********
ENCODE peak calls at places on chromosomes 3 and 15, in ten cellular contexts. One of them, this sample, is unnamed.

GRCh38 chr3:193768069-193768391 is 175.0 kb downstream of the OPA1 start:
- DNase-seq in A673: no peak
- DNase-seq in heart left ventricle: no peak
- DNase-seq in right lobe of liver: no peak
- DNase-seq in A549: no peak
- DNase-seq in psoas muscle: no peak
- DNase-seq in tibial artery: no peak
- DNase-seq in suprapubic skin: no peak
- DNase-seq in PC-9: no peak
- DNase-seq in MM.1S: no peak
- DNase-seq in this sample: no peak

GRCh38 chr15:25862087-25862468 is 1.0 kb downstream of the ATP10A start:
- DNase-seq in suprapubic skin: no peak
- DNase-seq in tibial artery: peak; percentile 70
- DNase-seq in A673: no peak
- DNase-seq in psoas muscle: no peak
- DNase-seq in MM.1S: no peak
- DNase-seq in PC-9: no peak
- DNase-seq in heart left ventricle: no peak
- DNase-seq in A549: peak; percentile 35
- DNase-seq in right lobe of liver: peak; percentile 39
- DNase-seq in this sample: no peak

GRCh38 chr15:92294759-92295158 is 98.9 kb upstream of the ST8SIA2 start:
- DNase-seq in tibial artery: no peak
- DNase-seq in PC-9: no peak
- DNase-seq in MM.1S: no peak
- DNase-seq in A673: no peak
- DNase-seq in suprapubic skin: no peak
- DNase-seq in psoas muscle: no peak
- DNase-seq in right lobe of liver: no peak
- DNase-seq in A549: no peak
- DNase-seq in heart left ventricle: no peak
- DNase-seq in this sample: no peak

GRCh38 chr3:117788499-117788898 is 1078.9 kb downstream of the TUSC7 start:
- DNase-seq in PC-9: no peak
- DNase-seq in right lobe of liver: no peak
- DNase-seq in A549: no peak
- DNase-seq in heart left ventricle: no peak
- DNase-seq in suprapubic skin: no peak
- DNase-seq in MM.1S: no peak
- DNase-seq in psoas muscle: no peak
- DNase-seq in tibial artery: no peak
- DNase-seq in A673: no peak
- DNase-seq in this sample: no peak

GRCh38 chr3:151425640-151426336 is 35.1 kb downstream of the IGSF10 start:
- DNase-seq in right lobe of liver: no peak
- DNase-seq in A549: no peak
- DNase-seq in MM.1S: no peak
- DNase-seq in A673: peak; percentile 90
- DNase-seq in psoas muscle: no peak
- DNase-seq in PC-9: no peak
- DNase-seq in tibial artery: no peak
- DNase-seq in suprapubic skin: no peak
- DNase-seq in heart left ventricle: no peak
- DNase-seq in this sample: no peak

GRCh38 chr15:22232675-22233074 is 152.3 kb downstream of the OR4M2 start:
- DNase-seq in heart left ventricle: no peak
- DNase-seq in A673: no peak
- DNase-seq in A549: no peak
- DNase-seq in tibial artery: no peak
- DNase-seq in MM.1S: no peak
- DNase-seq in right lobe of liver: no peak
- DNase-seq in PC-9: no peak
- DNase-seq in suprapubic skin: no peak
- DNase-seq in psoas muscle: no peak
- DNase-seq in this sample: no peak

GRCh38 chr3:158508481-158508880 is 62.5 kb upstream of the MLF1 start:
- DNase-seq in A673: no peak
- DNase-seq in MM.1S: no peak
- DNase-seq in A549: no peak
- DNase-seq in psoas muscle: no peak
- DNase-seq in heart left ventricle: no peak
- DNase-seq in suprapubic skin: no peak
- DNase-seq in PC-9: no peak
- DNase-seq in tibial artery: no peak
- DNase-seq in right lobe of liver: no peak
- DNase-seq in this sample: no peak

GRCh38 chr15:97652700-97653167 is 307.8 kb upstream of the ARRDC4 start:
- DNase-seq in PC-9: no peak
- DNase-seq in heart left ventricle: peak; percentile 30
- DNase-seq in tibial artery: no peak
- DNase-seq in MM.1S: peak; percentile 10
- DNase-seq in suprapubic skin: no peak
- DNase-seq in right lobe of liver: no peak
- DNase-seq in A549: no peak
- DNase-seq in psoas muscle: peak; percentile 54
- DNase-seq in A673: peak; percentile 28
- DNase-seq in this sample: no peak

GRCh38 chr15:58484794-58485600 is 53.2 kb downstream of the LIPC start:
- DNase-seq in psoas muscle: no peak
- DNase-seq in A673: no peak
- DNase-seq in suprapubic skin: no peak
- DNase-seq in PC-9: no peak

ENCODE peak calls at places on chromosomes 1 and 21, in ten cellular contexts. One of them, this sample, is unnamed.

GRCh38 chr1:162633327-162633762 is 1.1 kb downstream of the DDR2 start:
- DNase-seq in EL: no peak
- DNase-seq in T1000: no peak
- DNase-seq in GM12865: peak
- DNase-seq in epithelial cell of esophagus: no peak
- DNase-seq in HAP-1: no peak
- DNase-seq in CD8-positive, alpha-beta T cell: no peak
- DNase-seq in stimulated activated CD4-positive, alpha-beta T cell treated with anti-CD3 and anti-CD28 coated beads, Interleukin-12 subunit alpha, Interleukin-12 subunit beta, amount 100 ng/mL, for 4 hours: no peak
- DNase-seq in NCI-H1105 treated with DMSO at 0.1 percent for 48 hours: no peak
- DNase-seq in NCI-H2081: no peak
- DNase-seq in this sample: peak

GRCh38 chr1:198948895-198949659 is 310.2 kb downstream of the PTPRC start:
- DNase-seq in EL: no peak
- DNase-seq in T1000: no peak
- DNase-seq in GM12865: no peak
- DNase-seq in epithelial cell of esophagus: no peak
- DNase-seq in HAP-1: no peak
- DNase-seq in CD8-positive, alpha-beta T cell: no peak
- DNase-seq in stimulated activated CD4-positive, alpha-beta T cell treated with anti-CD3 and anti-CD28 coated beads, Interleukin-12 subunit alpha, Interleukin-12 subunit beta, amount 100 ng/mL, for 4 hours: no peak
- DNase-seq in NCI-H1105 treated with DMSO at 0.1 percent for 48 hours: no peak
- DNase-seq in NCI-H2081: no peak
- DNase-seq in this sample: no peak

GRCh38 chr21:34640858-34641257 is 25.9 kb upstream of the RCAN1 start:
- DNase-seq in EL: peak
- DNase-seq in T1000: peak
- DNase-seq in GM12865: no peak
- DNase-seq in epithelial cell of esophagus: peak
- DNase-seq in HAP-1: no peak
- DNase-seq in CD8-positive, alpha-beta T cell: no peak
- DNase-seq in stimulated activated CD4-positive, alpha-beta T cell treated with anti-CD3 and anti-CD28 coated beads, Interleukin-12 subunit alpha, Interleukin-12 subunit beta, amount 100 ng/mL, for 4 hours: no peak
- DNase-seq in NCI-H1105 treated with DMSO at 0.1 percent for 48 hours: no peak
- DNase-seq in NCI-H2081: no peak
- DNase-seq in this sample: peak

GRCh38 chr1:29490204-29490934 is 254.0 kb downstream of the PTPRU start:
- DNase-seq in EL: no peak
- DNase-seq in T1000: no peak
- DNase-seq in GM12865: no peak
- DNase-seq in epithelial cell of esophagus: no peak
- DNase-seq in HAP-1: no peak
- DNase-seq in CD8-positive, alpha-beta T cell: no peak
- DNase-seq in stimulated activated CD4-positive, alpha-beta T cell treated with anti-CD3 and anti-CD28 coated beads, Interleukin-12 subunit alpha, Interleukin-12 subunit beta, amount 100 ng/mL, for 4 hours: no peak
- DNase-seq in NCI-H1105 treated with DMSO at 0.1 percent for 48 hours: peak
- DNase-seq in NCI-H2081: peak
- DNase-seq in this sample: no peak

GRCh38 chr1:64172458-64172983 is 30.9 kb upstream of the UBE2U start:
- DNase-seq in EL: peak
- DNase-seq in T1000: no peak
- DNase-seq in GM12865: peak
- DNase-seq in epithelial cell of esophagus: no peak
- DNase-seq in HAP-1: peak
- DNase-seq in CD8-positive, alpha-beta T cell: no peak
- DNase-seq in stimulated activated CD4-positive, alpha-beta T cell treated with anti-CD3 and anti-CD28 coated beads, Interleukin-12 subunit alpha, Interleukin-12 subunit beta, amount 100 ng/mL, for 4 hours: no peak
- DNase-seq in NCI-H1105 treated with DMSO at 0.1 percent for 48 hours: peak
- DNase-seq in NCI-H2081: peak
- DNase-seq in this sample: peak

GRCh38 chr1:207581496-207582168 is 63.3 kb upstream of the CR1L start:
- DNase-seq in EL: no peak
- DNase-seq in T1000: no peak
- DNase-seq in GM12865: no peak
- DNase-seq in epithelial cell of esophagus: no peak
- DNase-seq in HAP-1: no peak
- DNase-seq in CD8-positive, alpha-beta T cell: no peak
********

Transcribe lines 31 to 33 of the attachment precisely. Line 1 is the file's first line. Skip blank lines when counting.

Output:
- DNase-seq in right lobe of liver: no peak
- DNase-seq in A549: no peak
- DNase-seq in heart left ventricle: no peak